Ontario Ministry of Health reverses course on guardianship requirement for disabled woman who can sign her own name
By the Toronto Star
Published: April 24, 2016
The Ontario government announced Thursday that its previous decision to require a caregiver to sign a woman’s name on a hospital prescription forms is being reversed, after health experts raised concerns that the policy was not based on sound medical evidence.
In response to the public backlash over the decision, the province will now permit a woman who receives care in a hospital to provide a written statement, which the woman can sign independently, that she’s the “sole source” of the prescription.
The reversal comes with a caveat, however – a woman can no longer be signed out of the hospital or into another facility without a guardian’s signature.
“This is a critical step for patients and family members who rely on these services,” said Michael McNeill, Ontario’s minister of health, in a statement.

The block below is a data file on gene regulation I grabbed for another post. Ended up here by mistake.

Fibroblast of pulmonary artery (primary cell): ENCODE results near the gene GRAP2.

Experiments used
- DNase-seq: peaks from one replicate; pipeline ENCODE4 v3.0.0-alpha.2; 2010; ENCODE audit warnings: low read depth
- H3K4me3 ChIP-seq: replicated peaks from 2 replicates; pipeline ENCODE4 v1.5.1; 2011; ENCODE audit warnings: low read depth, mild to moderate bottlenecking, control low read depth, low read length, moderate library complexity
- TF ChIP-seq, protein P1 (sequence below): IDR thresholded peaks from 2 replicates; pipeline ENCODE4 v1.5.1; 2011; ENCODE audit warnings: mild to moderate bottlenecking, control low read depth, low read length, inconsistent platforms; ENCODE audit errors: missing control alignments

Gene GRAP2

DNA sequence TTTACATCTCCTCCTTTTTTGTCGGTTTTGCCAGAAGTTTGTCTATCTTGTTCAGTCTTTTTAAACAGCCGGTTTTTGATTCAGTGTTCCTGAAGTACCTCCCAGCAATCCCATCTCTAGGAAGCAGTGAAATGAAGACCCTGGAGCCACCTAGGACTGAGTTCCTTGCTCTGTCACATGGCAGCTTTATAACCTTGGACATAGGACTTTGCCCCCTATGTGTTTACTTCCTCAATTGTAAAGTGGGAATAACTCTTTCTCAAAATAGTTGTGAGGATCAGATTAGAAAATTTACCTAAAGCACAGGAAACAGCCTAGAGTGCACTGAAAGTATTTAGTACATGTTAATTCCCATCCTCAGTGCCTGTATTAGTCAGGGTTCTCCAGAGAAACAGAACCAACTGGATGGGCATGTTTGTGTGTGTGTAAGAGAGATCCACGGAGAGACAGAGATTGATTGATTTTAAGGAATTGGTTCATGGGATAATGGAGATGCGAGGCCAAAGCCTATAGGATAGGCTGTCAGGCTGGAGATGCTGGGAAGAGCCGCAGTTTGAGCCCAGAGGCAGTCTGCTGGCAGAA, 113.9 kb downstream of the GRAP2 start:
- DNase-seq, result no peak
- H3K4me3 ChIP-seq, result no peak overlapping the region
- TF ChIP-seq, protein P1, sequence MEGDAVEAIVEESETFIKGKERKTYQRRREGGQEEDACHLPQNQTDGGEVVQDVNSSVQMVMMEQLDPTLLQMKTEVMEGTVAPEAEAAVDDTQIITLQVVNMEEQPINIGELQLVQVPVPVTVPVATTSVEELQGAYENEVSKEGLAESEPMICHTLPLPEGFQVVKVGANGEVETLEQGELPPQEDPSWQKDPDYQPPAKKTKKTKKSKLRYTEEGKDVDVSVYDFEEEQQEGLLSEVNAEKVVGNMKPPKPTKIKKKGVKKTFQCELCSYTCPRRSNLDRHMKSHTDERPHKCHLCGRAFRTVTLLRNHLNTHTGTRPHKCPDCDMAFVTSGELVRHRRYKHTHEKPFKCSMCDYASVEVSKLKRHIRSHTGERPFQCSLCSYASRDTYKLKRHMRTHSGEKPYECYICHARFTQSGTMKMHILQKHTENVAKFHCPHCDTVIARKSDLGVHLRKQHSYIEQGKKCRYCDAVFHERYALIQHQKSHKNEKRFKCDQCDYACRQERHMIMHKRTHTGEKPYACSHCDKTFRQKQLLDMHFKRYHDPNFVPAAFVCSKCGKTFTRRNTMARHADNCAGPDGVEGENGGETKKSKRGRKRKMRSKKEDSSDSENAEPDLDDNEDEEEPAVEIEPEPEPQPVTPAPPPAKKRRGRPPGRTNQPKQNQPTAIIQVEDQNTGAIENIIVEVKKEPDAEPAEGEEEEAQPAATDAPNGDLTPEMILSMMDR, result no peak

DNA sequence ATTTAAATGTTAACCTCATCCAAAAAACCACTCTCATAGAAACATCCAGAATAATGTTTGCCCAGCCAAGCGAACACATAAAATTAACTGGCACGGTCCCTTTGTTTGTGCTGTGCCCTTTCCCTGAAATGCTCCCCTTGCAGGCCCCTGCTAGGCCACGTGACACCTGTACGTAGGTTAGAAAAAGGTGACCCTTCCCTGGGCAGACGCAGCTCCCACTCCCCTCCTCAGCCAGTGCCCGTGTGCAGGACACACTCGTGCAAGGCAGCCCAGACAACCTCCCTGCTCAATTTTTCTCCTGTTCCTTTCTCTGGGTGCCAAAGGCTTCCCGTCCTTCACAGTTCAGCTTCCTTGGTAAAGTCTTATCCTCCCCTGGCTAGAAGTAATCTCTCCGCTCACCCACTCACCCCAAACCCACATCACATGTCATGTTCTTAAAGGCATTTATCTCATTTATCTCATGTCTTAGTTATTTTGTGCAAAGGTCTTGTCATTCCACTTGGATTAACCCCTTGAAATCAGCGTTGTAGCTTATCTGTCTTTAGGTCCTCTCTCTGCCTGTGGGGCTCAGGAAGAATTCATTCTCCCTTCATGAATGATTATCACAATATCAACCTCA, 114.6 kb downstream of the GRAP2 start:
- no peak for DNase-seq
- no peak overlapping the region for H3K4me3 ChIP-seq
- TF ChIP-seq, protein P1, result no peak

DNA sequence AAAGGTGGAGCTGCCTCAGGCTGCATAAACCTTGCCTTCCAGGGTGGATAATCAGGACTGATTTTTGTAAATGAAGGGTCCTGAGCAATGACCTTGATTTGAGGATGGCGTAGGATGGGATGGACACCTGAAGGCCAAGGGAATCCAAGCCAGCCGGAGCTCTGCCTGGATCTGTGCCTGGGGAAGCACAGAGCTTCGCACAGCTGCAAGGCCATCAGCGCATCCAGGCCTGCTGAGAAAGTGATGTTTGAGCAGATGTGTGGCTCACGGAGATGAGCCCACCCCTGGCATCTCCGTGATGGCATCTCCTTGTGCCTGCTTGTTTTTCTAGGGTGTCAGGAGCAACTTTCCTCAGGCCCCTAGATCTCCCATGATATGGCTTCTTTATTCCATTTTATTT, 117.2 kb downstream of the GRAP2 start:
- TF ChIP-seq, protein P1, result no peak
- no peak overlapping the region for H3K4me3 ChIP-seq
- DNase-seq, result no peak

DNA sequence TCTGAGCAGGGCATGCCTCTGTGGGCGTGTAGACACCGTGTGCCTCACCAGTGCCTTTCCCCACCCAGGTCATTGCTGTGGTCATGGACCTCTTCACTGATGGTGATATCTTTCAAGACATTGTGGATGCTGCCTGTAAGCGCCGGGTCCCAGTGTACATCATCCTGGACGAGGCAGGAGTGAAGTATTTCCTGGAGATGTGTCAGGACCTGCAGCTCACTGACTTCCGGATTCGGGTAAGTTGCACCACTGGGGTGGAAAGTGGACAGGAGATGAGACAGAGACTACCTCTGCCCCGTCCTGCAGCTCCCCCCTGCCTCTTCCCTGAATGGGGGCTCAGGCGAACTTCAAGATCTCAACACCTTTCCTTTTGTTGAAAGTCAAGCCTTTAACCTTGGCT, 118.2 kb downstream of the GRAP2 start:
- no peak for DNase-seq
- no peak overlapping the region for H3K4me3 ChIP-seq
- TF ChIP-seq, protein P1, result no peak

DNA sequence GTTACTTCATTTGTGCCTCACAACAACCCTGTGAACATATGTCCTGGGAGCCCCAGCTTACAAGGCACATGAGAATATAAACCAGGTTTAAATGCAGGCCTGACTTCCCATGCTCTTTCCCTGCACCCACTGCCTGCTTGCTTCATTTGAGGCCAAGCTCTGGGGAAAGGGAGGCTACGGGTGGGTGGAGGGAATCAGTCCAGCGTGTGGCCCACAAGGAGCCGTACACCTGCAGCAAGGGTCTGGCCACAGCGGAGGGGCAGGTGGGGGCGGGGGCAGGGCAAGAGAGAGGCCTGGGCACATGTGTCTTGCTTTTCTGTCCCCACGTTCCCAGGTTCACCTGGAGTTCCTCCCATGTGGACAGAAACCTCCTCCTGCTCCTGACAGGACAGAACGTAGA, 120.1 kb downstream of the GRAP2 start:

“At the same time, this initiative is important to improving access to palliative care.”
While the province reversed its previous decision to require a caregiver to sign a woman’s name on drug prescriptions, the reversal may be temporary, according to a spokesperson for the ministry of health.
McNeill said his government’s goal is to have a decision to reverse the caregiver-signing requirement made official by June 1. McNeill said the decision was made after months of consultation with provincial health agencies, health-care providers and experts in disability policy.
“We listened and we acted with a new emphasis on the rights and well-being of a person with a disability and looked at how to ensure the best possible treatment for people with disabilities,” McNeill said.
“We are continuing that conversation, and will decide this fall whether we make some adjustments to our policies.”
Under McNeill’s plan, the women who receive care in a